Anxiety, depressive symptoms, sleep patterns & associated factors among Bangladeshi wage earners during the COVID-19 pandemic: A cross-sectional study [post]

Mst. Sadia Sultana, Abid Hasan Khan, Sahadat Hossain, Adnan Ansar, Tajuddin Sikder, M Tasdik Hasan
2020 unpublished
Introduction:The economic vulnarability imposed by the COVID-19 pandemic induces stress on mental health of wage earnes in Bangladesh which is largely unexplored. This evidence gap was addressed in this study aiming to evaluate the mental health difficulties among Bangladeshi wage earners by assessing the associated factors influencing anxiety, depressive symptoms and sleep patterns.Methods:This cross-sectional study was conducted through online survey, a total of 707 individual Bangladeshi
more » ... earners were enrolled in between 20 May 2020 and 30 May 2020. The questionnaire had sections on sociodemographic information, COVID-19 related information, & sleep duration; PHQ-9 & GAD-7 scales to assess depressive symptoms & anxiety, respectively. STATA version 14.1 program was used to carry out all the analyses. Results:The study revealed that anxiety and depressive symptoms among wage earners differed by gender, educational status, occupation, total monthly income (p ≤0.01). Fear of COVID-19 when working outside during the pandemic situation was inextricably linked with anxiety (AOR=2.08; 95% CI:1.42-3.04) and depressive symptoms (AOR=1.51; 95% CI= 1.04-2.20) among wage-earners. Participants who stayed at home for longer duration (>60 days) were more likely to have elevated anxiety and depressive symptoms (p≤ 0.05). Regarding sleep pattern, longer home stay during COVID-19 pandemic increased duration of sleep (β=0.70; 95% CI: 0.30 to 1.10) and respondents who were responsible to financially support their family experienced significantly decreased duration of sleep (β= -0.68; 95% CI: -1.18 to -0.20).Conclusions:The results of this study provided novel evidence on psychological difficulties among Bangladeshi wage earners which calls for an in-depth & longitudinal evaluation and immediate low intensity psychosocial interventions.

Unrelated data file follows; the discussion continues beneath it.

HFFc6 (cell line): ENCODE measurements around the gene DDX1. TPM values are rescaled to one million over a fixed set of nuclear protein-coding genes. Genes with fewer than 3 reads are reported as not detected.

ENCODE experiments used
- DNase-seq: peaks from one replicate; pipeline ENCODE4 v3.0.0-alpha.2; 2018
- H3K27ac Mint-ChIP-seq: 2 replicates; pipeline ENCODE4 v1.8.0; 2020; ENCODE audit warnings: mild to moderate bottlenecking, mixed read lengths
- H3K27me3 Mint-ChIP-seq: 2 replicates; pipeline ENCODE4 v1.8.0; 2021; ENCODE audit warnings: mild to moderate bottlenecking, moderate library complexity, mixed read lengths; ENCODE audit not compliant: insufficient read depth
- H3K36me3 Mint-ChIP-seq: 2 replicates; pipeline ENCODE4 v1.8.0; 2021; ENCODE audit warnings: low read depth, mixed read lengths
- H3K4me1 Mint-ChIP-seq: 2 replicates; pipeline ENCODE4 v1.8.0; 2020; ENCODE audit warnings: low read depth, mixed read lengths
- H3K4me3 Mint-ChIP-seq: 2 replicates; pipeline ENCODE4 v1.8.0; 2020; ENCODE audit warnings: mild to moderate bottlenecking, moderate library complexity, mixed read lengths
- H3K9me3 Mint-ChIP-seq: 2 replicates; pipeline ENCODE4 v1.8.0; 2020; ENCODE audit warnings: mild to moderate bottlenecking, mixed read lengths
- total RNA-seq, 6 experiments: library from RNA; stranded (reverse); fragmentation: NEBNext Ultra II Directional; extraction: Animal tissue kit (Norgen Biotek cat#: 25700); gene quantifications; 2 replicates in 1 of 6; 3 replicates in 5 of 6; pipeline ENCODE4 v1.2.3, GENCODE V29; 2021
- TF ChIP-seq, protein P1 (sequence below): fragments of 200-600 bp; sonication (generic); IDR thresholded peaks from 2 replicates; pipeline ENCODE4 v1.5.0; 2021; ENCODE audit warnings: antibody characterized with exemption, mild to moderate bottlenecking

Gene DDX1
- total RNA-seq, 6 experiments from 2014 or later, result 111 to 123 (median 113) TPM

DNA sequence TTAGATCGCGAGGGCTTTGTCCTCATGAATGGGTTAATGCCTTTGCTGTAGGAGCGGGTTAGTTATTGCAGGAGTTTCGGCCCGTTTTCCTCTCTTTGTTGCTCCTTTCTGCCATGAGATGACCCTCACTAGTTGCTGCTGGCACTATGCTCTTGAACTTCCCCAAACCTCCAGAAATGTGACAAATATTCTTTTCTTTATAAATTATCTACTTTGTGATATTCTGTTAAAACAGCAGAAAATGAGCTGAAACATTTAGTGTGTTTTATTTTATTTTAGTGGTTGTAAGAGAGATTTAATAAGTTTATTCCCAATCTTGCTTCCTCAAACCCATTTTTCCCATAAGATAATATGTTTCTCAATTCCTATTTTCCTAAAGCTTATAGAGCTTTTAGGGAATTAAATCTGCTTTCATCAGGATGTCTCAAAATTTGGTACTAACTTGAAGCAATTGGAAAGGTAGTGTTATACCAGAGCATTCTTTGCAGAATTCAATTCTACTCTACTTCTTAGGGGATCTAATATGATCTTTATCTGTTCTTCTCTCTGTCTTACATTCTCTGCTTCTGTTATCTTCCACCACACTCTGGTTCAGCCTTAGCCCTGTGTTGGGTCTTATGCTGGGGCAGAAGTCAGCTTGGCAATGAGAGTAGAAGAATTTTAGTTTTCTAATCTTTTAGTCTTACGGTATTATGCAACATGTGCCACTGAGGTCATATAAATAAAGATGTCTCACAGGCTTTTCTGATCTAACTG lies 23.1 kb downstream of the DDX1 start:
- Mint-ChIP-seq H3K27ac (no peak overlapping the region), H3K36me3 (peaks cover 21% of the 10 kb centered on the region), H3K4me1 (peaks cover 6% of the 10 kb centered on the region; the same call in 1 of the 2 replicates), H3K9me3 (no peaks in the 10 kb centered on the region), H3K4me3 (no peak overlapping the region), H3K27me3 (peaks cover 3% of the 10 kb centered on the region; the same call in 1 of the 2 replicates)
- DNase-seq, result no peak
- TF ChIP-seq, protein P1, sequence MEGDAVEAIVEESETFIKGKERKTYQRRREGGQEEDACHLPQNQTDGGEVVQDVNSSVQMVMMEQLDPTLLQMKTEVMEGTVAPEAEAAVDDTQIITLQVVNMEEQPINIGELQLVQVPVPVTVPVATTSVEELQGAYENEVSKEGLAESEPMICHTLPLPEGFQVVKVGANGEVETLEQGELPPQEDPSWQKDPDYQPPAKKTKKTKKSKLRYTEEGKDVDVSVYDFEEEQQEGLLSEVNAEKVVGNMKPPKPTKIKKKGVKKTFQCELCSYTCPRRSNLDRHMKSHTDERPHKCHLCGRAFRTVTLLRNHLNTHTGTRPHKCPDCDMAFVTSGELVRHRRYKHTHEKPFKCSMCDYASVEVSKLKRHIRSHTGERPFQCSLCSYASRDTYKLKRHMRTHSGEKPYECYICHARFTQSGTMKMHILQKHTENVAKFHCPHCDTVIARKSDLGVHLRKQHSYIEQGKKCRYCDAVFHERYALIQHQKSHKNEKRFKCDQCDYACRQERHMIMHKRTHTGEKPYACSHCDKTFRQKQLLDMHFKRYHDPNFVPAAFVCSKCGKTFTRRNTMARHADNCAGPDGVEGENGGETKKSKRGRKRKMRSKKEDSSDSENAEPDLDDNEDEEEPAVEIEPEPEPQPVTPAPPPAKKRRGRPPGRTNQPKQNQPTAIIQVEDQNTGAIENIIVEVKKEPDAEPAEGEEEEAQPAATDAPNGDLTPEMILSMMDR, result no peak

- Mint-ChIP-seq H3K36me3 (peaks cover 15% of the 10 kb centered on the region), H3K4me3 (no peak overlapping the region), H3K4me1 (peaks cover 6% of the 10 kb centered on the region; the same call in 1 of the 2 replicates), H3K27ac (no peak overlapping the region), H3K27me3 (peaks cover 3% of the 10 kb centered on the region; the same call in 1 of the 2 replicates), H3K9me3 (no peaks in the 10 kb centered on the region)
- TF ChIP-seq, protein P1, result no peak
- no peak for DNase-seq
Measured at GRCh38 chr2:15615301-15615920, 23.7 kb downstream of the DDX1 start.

doi:10.31234/ fatcat:rayoda75nrcdxchypaorvluq7u